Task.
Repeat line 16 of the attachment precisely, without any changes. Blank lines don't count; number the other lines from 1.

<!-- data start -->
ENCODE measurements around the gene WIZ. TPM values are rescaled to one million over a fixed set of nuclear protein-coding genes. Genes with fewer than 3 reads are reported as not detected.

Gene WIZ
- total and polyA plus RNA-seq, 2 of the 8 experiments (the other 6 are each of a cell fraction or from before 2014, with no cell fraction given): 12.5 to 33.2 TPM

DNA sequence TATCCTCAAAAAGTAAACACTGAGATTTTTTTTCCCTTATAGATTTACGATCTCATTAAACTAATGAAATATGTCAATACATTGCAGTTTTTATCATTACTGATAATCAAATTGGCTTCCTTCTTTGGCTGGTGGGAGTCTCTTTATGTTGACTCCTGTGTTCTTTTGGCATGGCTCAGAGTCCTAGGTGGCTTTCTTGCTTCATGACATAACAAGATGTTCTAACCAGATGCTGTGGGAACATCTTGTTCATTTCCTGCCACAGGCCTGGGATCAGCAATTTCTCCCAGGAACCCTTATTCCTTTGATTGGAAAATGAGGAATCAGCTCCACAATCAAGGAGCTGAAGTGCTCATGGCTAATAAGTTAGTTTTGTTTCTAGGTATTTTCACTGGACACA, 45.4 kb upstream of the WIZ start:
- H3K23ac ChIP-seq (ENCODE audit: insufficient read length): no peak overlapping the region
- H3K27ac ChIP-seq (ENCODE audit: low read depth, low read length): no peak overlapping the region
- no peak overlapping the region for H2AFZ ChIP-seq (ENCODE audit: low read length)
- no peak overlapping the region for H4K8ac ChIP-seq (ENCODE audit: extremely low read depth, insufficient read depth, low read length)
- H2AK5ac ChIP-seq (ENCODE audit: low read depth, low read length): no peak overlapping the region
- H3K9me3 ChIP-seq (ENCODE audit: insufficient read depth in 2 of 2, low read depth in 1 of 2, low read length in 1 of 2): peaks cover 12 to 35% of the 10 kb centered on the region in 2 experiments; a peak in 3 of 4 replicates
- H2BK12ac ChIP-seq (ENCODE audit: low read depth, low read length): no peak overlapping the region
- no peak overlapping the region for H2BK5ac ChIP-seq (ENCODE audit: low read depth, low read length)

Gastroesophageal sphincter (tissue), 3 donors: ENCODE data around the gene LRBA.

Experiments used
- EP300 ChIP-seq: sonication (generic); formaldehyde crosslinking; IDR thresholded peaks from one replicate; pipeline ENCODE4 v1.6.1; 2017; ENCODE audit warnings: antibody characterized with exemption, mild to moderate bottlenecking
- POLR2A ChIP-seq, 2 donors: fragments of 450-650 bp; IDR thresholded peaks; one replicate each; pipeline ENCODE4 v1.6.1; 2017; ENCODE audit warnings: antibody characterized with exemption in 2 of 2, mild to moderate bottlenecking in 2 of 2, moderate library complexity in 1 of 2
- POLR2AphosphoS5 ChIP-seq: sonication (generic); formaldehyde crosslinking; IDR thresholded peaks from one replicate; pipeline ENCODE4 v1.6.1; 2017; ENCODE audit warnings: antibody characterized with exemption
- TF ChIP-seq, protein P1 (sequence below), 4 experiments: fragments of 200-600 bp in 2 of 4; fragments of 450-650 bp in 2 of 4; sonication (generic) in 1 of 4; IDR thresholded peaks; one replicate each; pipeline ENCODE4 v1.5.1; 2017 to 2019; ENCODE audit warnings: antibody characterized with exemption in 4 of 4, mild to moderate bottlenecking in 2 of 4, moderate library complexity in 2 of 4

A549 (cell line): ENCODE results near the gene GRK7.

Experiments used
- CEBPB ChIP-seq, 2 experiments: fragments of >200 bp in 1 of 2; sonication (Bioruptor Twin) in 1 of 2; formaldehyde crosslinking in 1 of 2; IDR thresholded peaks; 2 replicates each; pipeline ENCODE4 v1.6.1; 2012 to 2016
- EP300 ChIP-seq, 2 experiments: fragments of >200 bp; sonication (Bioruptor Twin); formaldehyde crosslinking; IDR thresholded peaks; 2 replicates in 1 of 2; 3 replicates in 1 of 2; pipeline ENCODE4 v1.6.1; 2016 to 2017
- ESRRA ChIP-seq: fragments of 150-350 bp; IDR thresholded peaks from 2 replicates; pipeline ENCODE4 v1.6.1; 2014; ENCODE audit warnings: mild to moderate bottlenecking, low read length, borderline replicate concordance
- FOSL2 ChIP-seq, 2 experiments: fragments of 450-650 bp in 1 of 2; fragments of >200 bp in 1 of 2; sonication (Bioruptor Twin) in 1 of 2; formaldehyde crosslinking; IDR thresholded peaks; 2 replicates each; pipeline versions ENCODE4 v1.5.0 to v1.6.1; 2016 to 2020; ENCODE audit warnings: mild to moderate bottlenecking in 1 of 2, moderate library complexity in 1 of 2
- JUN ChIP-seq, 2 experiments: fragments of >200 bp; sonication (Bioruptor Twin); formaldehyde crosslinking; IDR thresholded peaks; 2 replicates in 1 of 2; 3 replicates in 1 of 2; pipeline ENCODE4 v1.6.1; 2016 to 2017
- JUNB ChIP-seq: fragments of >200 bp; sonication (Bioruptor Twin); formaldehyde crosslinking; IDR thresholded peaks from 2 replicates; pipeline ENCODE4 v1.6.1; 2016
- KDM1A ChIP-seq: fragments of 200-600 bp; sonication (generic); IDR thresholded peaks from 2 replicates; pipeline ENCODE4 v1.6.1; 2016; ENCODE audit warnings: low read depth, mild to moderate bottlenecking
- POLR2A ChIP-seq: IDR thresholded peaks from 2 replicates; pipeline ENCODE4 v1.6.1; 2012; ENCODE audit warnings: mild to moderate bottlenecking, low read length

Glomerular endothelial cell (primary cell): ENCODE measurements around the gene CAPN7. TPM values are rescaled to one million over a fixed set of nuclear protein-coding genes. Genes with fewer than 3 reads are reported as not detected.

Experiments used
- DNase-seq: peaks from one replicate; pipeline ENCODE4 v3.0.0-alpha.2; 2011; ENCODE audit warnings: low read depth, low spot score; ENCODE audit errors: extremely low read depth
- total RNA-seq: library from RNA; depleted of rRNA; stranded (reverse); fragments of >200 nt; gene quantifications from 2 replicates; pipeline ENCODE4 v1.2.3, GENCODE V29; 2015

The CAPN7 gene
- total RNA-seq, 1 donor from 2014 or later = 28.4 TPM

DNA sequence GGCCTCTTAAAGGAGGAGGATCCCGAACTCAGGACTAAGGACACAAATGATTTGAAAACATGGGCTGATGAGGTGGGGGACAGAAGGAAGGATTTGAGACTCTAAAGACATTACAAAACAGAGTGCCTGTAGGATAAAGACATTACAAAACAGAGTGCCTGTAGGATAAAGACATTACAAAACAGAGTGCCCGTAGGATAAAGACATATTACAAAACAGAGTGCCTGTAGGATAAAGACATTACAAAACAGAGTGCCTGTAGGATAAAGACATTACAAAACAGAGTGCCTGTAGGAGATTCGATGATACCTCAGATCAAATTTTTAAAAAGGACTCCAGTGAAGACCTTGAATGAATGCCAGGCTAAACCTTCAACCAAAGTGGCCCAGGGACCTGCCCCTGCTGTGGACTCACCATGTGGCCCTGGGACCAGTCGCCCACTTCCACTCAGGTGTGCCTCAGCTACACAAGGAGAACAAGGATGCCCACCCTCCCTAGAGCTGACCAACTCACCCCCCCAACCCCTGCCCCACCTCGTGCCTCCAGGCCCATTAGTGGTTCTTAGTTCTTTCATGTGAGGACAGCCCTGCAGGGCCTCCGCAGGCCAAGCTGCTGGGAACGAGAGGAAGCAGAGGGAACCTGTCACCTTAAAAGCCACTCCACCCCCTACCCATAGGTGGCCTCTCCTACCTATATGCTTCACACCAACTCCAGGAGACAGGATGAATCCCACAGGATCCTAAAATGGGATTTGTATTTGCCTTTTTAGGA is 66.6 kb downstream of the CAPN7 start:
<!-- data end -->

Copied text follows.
- POLR2A ChIP-seq, 2 donors: fragments of 450-650 bp; IDR thresholded peaks; one replicate each; pipeline ENCODE4 v1.6.1; 2017; ENCODE audit warnings: antibody characterized with exemption in 2 of 2, mild to moderate bottlenecking in 2 of 2, moderate library complexity in 1 of 2